Champs-Elysées Film Festival: Rodeo, the battle of riding [critique]

Baptized at the Cannes Film Festival with a controversy in the key, this sensual and nervous film resurfaces at the Champs-Elysées Film Festival. Critical.

Here it is again Rodeo, after the Cannes fire where the film had raised a storm in a rancid glass. Thus freed from the tinsel that saw it appear with great fanfare with social networks and C-News in stupid echo chambers, it is good to find it for what it really is: a good film, inspired, sensual, nervous, which plunges the spectator into a bath that he has, a priori, never tasted. Or how Julia (the revelation Julie Ledru), a young woman keen on two wheels, will join a gang of bikers adept at cross-bitumen (extreme motorized sport) and find meaning in an existence without perspective. On Kombini in Croisette mode, the director Lola Quivoron, ad hoc dark glasses, explained about the cross-bitumen that: “ … the practice is criminalized to death, it is illegal, because there have been accidents…” Before adding: “… But the accidents are often caused by the cops, who chase and create a form of precariousness that pushes the riders towards death… This is where the shoe pinched… Is it this quarterback “fault” that earned Rodeo the favorite of the jury ofIn some perspective in the absence of a Grand Prix which seemed to him promised? We dare not believe it.

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underground life

If we put that back on the carpet, it’s because Lola Quivoron’s film provides an interesting reading in reverse. The film opens more or less with a magnificent Mad Max-style motorized ballet. We immediately foresee what the cinema will allow here: to reveal the intriguing and sulphurous beauty of a man-machine fusion. Fusion becoming an object of excitement that the film will perhaps titillate. But Julia will barely have time to cross this roller mirror when the irruption of the police causes a hasty evacuation and soon the death of a young rider.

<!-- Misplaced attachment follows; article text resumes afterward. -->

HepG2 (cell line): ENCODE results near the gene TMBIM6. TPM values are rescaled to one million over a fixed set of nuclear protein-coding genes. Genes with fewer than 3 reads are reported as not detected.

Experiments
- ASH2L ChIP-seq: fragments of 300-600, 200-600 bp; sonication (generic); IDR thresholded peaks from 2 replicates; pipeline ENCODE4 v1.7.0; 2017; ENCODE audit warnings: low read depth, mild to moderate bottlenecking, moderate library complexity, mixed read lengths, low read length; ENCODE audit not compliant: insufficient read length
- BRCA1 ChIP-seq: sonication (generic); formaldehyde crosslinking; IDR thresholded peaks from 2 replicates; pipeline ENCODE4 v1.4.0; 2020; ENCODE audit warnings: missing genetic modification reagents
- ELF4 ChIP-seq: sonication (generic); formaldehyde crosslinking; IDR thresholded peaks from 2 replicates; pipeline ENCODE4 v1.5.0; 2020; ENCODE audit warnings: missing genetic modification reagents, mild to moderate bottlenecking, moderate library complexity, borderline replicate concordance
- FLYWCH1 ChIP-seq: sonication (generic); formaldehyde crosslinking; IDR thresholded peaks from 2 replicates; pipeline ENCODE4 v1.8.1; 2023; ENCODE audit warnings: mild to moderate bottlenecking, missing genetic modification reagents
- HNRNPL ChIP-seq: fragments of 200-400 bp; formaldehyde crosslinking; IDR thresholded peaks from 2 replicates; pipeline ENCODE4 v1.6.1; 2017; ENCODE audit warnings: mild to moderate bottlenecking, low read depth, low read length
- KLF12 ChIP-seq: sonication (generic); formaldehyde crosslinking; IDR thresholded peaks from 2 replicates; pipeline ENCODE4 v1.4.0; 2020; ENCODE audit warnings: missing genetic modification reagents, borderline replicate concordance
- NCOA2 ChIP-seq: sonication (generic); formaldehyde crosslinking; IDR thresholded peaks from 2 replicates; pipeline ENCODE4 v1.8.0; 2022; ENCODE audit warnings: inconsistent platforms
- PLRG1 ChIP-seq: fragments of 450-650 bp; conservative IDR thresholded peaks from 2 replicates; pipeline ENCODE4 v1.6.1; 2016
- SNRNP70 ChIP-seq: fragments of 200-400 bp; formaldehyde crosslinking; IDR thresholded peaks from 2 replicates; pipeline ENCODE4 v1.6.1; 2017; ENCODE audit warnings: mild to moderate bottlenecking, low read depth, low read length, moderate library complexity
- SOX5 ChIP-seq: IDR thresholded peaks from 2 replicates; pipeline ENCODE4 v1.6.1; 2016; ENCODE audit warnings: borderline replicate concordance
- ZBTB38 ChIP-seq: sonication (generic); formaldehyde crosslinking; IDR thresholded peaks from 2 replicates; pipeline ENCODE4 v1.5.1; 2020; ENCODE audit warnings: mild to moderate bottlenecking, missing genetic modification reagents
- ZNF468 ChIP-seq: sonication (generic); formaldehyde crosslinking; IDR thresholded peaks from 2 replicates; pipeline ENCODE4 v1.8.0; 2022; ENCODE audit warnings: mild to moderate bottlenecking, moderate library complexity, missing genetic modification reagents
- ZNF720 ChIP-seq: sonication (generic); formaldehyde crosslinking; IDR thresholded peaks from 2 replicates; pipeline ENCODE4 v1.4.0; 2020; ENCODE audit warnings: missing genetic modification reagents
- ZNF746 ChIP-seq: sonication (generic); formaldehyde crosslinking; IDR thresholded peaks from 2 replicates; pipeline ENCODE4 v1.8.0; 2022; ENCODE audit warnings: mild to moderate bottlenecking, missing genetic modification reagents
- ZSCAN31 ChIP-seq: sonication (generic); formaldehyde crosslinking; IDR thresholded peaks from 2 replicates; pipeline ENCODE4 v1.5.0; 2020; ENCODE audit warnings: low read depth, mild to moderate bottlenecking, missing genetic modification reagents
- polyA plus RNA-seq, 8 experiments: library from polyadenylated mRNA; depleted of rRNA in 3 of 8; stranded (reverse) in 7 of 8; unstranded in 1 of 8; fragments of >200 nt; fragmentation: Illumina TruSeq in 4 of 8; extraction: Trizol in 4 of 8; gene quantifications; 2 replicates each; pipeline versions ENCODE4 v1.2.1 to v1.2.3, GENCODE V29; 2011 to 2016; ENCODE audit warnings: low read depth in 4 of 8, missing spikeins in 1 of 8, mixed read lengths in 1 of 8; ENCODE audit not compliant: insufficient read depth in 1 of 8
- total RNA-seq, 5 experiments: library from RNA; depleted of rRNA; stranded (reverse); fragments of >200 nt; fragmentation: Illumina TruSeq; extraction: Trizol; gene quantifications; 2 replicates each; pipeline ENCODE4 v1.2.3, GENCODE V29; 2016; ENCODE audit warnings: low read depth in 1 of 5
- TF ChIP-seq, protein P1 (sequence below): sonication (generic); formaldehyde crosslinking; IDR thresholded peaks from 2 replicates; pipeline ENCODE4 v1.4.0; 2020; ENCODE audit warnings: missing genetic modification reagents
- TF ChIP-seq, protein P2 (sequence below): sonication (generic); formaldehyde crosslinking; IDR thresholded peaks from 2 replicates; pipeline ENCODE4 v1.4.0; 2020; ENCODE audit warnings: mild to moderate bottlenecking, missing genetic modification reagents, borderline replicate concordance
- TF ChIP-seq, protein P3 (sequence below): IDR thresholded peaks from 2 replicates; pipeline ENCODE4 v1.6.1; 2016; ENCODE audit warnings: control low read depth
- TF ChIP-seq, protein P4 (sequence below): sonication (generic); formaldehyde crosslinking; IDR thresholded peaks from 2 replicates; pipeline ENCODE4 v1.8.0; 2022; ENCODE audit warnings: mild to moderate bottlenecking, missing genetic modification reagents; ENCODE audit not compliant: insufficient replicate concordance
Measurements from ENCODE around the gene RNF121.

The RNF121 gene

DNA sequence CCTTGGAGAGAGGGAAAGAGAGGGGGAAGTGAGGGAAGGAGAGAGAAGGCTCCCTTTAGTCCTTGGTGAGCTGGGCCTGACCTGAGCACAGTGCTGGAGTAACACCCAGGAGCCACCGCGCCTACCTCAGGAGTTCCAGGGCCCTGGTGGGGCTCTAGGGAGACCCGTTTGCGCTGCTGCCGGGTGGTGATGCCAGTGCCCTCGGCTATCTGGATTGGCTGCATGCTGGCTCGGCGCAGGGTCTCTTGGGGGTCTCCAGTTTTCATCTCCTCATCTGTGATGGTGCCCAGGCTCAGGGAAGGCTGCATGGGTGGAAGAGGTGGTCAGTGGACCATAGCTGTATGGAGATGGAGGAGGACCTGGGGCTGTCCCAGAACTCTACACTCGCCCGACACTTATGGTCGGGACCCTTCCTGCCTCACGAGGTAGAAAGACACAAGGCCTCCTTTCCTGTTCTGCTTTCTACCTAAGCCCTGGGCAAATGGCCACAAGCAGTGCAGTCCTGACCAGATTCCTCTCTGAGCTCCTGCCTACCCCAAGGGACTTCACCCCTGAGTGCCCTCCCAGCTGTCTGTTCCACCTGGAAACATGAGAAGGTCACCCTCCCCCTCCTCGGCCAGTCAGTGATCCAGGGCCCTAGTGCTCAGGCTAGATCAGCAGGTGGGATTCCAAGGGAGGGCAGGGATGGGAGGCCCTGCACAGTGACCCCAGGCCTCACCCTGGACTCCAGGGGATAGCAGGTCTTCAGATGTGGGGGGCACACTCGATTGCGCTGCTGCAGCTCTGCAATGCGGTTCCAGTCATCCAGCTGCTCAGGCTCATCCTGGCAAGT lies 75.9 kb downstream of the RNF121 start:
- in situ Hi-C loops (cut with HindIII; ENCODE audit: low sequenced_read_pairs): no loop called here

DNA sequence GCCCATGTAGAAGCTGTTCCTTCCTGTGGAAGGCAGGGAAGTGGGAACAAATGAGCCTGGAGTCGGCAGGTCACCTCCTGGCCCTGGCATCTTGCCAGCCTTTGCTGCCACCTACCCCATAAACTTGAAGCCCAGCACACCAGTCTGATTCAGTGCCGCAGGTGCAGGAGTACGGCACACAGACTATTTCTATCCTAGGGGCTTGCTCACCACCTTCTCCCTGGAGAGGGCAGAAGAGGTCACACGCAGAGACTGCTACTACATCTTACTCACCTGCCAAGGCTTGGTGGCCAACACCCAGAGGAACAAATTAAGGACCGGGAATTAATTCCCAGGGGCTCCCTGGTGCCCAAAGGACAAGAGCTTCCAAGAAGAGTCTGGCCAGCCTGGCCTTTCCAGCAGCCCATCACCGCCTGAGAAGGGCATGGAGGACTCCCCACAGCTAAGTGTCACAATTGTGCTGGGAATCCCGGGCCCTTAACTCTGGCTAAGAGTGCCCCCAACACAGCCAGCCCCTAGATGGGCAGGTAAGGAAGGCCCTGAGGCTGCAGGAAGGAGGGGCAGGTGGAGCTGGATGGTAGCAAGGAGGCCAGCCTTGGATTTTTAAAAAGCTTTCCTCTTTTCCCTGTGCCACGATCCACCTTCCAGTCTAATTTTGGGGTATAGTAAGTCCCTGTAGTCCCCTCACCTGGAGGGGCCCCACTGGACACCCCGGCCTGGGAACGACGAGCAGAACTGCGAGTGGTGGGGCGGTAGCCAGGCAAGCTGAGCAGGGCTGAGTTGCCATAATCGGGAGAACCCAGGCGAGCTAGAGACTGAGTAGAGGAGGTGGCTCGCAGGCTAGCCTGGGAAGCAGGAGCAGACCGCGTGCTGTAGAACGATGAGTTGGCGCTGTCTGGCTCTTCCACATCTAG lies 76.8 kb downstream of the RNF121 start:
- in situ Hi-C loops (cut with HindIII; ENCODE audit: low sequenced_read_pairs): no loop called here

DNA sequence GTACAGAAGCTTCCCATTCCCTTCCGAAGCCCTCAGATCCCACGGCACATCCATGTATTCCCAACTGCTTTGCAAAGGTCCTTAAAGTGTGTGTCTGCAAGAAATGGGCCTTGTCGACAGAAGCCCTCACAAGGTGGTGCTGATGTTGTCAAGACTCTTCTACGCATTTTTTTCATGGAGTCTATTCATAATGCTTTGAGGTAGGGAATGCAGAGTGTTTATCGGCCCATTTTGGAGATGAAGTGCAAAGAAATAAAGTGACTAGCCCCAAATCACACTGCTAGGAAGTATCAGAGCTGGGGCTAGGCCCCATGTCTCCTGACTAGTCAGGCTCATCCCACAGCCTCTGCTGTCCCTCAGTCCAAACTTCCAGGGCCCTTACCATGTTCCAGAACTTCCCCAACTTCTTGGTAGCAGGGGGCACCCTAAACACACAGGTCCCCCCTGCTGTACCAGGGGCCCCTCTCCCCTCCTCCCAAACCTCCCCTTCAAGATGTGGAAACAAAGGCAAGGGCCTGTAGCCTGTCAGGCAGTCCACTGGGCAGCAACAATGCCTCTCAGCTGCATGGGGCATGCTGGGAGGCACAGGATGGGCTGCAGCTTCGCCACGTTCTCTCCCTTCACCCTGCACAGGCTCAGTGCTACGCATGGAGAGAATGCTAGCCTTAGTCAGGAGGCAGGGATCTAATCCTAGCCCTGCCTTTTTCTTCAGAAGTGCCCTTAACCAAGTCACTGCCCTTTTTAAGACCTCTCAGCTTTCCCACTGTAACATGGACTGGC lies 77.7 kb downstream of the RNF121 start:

Lola Quivoron masters her subject and her representation. The important thing is not so much to stage the spectacle of a supposed blunder (everything remains offscreen), as toisir its sad end. The circumstances that saw the death of their boyfriend will also not really discussed within the community. The unfortunate once buried, will see his face appear on the bow of the motorcycles as a tribute before disappearing completely. Sad fatality of an extreme mode of existence. Underground life immediately resumes its immutable course. For Julia, on the other hand, the deceased will remain a ghost-like angel who will appear cyclically in her nightmares.

The film gradually abandons the adrenaline of riding to enter a film noir. Behind the scenes of the cross bitumen would actually house an even more clandestine world made of traffic with a jailbird as a godfather. On this account, it is the followers of this practice who could take a dim view of this “incriminating” portrait.

Takeover

Except that Rodeo is an immersive story with claimed subjectivity, the documentary part remains on the periphery. Julia integrates this world and grants it to her desires. It’s a real takeover of the story. Everything exudes and exults with her. Julia, a warm-blooded animal, does not tame her machine to attempt improbable tricks making her the ace of the gang, she is the machine itself. Its body by a fluid mechanics, redefines the contours of space (effect Titanium). From then on, when the filmmaker approaches too closely the shores of social realism, the film immediately loses intensity. Rodeo remains a tightrope walker’s film around a bitumen buccaneer, a clear-eyed amazon… The (super-) heroine advances from airlock to airlock, not to claim the right to live, but the right to be reborn, finally.

Rodeo. By Lola Quivoron. With: Julie Ledru, Yanis Lafki, Antonia Buresi… Dist. Diamond Films. Duration: 1h45. Released in theaters September 7.

Screened at the Champs-Elysées Film Festival: Thursday 23/06 at 6:30 p.m. (Cinéma Le Lincoln) and Saturday 25/06 (Cinéma Le Balzac)

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